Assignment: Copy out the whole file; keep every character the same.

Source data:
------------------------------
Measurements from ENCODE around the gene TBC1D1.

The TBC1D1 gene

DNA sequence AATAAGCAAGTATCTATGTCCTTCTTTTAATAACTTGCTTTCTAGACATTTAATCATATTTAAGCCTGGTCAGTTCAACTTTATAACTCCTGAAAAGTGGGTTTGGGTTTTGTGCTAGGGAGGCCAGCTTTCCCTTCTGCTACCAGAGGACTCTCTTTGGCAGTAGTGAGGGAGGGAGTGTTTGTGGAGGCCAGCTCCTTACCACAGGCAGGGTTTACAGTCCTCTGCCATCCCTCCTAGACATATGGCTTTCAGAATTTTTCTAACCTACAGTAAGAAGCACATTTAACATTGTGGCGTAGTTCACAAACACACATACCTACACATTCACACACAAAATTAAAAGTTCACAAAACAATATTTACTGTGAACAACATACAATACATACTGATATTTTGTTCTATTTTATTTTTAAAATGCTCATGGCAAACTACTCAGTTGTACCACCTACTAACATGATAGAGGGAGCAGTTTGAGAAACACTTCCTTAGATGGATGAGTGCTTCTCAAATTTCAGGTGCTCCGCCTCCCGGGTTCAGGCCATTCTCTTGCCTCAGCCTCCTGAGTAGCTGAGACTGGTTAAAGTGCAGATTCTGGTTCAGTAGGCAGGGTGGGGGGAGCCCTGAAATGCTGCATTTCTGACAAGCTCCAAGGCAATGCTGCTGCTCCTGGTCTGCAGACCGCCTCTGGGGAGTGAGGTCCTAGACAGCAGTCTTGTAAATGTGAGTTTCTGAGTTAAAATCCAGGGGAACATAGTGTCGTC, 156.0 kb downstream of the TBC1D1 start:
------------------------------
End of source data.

Measurements from ENCODE around the gene TBC1D1.

The TBC1D1 gene

DNA sequence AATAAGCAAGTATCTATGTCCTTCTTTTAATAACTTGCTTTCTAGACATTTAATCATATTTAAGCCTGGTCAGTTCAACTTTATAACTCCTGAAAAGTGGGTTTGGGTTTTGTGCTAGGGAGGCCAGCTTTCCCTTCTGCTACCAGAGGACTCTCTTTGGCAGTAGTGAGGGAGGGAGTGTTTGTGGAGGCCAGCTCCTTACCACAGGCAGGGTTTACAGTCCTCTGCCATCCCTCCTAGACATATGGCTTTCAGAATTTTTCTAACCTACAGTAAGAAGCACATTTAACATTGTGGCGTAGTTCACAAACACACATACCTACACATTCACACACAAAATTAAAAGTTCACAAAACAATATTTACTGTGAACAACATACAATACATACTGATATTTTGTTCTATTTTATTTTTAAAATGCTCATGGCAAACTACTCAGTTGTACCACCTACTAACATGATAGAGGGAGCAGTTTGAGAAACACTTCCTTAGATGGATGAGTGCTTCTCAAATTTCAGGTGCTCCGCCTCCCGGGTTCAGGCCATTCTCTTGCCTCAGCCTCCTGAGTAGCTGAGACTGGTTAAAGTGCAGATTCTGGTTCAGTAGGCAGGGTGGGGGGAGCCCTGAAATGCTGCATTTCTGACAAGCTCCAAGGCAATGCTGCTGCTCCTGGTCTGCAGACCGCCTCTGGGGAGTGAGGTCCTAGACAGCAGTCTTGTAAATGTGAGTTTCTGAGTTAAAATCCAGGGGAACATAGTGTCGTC, 156.0 kb downstream of the TBC1D1 start: